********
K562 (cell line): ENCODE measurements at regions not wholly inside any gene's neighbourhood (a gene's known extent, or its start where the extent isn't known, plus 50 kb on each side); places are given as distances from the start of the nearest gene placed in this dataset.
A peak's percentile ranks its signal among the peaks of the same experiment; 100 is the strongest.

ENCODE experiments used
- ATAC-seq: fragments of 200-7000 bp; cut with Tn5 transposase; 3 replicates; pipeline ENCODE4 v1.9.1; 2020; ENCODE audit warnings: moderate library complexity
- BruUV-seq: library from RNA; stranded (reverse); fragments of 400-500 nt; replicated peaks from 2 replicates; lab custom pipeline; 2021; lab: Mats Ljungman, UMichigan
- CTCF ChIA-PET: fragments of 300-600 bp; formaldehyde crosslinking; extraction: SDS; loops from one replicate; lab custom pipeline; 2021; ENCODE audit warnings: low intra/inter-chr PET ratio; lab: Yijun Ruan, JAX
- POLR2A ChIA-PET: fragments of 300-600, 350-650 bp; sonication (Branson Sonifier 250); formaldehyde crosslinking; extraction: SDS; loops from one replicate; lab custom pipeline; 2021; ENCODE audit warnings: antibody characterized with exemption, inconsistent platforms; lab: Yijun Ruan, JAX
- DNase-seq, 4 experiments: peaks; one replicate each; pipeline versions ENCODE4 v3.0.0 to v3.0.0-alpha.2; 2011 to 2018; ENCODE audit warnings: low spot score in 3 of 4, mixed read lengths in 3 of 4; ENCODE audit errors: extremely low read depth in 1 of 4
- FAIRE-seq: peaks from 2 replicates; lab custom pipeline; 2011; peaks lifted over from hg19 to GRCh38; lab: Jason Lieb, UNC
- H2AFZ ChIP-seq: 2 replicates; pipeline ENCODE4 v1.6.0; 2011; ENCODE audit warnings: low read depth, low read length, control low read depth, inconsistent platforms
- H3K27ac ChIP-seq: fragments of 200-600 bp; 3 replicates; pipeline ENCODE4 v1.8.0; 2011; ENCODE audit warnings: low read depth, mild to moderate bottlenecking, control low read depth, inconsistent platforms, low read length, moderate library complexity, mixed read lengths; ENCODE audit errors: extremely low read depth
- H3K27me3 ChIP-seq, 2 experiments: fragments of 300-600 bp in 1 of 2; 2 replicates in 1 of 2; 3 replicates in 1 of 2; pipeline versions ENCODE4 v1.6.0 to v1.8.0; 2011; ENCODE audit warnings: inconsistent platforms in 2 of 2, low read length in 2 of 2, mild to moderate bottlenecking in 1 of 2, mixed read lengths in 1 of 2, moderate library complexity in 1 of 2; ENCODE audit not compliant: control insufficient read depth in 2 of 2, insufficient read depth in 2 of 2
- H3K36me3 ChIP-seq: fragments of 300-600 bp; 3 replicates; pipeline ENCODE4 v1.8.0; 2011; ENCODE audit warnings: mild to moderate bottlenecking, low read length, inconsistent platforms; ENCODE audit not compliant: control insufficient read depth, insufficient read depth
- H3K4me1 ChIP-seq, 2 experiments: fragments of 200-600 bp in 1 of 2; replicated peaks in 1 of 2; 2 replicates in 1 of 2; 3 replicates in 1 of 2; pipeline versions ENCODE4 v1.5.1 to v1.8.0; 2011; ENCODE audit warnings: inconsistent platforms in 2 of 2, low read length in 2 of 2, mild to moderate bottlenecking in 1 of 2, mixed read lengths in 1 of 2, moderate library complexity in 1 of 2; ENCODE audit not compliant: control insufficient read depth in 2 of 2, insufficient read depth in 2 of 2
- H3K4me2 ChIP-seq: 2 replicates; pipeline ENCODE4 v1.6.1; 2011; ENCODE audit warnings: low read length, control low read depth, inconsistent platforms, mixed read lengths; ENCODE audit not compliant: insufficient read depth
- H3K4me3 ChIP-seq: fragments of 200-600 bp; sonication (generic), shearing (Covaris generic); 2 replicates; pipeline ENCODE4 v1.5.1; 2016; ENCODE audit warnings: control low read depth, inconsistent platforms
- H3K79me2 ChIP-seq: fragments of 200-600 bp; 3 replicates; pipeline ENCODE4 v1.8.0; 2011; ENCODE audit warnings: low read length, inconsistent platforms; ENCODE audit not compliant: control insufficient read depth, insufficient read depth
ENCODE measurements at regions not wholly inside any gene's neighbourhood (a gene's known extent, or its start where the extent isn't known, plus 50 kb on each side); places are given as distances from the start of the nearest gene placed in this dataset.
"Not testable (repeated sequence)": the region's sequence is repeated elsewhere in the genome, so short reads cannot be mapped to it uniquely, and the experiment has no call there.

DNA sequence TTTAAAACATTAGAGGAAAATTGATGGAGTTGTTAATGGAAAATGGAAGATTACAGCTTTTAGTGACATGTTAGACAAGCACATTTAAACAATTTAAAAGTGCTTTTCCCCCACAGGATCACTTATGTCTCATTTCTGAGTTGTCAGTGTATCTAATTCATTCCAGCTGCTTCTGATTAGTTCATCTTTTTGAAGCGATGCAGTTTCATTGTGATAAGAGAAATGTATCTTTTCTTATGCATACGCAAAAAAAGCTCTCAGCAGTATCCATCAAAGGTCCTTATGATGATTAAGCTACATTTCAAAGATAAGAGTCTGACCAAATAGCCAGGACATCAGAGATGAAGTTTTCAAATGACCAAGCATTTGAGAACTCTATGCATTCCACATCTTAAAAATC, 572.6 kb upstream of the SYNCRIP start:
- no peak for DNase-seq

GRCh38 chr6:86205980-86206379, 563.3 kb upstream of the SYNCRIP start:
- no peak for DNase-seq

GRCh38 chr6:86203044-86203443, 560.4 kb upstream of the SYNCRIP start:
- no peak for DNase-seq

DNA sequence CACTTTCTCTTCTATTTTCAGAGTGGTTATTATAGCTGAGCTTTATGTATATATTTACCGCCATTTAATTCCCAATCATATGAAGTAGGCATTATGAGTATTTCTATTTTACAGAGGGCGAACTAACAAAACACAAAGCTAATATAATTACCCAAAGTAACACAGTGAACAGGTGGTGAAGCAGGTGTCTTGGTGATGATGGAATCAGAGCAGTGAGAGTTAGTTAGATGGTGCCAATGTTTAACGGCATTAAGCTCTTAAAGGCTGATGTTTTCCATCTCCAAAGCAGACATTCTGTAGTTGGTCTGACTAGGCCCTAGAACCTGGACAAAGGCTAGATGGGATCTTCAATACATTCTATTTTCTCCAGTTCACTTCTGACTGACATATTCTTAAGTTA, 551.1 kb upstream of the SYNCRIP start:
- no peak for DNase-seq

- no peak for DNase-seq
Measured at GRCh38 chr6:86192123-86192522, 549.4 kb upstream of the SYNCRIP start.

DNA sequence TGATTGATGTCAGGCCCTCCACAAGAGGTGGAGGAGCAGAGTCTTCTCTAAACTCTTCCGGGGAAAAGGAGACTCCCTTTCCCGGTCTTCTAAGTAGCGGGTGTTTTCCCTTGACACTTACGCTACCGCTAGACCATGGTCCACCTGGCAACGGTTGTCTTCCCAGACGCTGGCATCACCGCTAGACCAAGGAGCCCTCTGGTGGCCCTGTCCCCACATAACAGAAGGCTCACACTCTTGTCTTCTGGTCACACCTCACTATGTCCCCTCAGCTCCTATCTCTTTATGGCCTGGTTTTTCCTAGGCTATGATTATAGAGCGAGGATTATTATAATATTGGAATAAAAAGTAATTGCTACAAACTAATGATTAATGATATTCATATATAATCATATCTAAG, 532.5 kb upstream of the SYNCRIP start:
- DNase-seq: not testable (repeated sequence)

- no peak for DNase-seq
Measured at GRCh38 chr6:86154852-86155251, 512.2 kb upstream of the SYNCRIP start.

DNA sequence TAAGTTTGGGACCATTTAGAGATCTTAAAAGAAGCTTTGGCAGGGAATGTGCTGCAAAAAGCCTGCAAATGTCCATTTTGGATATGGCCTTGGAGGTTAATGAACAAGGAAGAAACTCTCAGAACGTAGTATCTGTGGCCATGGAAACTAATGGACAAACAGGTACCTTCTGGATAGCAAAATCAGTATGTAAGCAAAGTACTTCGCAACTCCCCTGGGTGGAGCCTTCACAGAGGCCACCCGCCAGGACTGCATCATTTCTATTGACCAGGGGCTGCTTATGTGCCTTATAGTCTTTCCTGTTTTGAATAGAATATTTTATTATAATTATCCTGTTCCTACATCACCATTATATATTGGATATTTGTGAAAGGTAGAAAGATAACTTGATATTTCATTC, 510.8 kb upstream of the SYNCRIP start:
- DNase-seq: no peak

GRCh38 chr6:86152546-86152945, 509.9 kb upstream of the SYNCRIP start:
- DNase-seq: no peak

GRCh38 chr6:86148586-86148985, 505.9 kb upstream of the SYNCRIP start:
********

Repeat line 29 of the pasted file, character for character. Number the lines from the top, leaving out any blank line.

Measured at GRCh38 chr6:86192123-86192522, 549.4 kb upstream of the SYNCRIP start.